iface eth0 inet dhcp
The first line specifies that the eth0 device should come up automatically when you boot. The second line means that interface (“iface”) eth0 should have an IPv4 address space (replace “inet” with “inet6” for an IPv6 device) and that it should get its configuration automatically from DHCP. Assuming your network and DHCP server are properly configured, this machine’s network should need no further configuration to operate properly. The DHCP server will provide the default gateway (implemented via the route command), the device’s IP address (implemented via the ifconfig command), and and DNS servers used on the network (implemented in the /etc/resolv.conf file.)
To configure your ethernet device with a static IP address and custom configuration, some more information will be required. Suppose you want to assign the IP address 192.168.0.2 to the device eth1, with the typical netmask of 255.255.255.0. Your default gateway’s IP address is 192.168.0.1. You would enter something like this into /etc/network/interfaces:
iface eth1 inet static
In this case, you will need to specify your DNS servers manually in /etc/resolv.conf, which should look something like this:
The search directive will append mydomain.com to hostname queries in an attempt to resolve names to your network. For example, if your network’s domain is mydomain.com and you try to ping the host “mybox”, the DNS query will be modified to “mybox.mydomain.com” for resolution. The nameserver directives specifiy DNS servers to be used to resolve hostnames to IP addresses. If you use your own nameserver, enter it here. Otherwise, ask your Internet Service Provider for the primary and secondary DNS servers to use, and enter them into /etc/resolv.conf as shown above.
Thanx for this invaluable info.
I finally managed to complete the installation after the fifth attempt.
No mention of swap file allocation which is needed.
Apart from that fantastic.
I can see this OS will drive out the devil microsoft.
Now i can look foreward to a happy computing experience.
Dear Jody John,
if you could read, you would have noticed that installation program _tells_ you the need of swap allocation. Maybe you should use some not-so-difficult OS, like say, eh, windows.
It says clearly that you should have at least 250Mb of swap space… why didnt you create it? You give chance for people like Tomi to comment without thinking. Easier still, you could have simply let the installer do the partitioning for you.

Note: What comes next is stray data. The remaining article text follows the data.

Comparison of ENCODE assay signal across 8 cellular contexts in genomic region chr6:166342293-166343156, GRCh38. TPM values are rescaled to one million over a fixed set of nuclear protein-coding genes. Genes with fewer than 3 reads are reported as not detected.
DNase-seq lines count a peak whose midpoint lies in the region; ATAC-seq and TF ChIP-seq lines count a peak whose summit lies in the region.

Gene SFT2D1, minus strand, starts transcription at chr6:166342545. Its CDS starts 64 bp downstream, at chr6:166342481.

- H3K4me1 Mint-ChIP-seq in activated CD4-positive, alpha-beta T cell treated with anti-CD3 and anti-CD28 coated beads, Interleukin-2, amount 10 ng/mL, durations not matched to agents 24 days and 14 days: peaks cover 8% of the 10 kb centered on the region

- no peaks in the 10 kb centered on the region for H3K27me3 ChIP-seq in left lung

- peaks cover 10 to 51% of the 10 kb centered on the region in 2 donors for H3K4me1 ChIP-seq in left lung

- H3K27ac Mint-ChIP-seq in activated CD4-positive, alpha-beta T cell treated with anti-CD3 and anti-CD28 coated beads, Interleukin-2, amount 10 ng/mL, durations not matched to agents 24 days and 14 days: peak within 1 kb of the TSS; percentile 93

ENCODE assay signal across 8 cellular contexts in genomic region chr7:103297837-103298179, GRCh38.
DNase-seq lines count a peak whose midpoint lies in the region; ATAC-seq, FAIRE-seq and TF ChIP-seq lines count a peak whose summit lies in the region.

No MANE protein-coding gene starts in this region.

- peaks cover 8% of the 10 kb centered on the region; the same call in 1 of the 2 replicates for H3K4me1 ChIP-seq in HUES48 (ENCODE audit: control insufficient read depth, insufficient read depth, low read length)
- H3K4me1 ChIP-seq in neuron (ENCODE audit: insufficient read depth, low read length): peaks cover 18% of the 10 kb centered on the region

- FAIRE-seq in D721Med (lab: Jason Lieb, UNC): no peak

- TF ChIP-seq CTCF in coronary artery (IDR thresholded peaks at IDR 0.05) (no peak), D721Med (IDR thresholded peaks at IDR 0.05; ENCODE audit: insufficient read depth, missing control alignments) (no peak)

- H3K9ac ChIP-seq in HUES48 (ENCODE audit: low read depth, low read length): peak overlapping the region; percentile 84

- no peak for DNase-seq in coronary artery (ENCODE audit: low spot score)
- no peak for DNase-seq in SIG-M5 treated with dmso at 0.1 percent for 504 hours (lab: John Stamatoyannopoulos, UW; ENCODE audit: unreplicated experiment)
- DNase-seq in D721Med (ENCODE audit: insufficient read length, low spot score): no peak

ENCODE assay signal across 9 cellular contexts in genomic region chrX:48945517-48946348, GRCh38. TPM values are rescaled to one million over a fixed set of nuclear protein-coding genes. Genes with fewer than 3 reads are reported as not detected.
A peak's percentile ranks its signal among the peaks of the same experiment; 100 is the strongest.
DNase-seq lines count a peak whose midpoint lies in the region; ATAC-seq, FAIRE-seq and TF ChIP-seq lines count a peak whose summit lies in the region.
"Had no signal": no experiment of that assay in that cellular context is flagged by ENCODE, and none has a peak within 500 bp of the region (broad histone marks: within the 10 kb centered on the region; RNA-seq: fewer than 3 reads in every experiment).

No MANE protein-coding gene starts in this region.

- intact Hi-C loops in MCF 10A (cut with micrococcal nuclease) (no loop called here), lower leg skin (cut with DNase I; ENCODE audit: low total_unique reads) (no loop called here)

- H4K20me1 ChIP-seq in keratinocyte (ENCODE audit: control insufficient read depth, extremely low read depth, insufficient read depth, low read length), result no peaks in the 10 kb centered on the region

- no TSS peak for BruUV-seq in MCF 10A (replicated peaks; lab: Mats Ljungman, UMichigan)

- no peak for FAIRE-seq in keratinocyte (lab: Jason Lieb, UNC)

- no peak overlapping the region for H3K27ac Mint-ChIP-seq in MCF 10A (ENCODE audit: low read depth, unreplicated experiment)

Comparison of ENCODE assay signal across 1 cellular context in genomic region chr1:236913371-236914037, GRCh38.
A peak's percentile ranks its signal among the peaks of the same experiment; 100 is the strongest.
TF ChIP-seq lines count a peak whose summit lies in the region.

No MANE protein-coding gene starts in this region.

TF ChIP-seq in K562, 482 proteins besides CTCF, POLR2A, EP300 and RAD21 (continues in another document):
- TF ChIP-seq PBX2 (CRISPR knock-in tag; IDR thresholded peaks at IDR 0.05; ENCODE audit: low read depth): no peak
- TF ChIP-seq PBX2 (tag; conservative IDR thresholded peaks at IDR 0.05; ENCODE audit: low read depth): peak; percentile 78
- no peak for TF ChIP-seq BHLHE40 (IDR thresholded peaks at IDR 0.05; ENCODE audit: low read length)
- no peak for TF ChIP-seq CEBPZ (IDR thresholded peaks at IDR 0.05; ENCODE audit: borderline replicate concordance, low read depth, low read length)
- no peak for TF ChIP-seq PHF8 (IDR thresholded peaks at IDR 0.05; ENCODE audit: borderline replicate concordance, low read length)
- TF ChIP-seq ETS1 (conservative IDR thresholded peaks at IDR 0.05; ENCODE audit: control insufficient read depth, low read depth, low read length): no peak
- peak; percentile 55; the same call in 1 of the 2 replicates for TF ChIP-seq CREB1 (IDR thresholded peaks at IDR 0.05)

Tomi, are you honestly trying to tell everyone that Windows is easier than that to install? You obviously know as much as a neanderthal when it comes to installing an OS.
Tomi, this kind of beautiful friendliness is most certainly just the thing that will make proprietary os users switch to linux. Thank you for your immensely useful contribution.
Hi. I really want to try using Kubuntu but i have a problem. I DLded .iso then burnt it. I boot it, i see the first picture. Then i press enter on “Start or Install” option. I see the loading screen – the picture no.2. But after it i get to promt. someting like “[email protected]:”. I dunno what to be doing next. No idea how to get picuter no.3 on my monitor. I never had any linux system before, once a friend of mine showed me a “Debian”, but he is very far away now. Advice anyone? I have 368Megs of RAM, but i try setting Ubuntu on a same disk, but on a diferent partition than winXP. If thats a problem should i get a sepparate hdd for Ubu. And how to setup it so i could read all my winXP folders? Sorry to bother you, but just can’t fugure it out on myself, OR quit wishing to see a Linux on my PC.
Eliana, it’s worth checking that your CD burn was successful. I’ve had trouble with kubuntu iso images before, so try to find out the md5sum of the image file and check it against the value supplied at the place you downloaded it from. Good luck, it’s well worth the effort.